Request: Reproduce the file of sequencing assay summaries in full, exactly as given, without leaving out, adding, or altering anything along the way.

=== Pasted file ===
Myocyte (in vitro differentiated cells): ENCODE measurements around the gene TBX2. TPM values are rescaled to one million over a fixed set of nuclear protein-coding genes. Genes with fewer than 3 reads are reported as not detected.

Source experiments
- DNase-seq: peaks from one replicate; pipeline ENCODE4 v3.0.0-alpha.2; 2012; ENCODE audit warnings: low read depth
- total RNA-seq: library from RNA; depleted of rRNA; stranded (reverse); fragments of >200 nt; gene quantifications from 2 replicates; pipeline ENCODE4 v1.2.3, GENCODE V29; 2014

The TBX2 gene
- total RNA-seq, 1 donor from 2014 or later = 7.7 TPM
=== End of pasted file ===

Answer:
Myocyte (in vitro differentiated cells): ENCODE measurements around the gene TBX2. TPM values are rescaled to one million over a fixed set of nuclear protein-coding genes. Genes with fewer than 3 reads are reported as not detected.

Source experiments
- DNase-seq: peaks from one replicate; pipeline ENCODE4 v3.0.0-alpha.2; 2012; ENCODE audit warnings: low read depth
- total RNA-seq: library from RNA; depleted of rRNA; stranded (reverse); fragments of >200 nt; gene quantifications from 2 replicates; pipeline ENCODE4 v1.2.3, GENCODE V29; 2014

The TBX2 gene
- total RNA-seq, 1 donor from 2014 or later = 7.7 TPM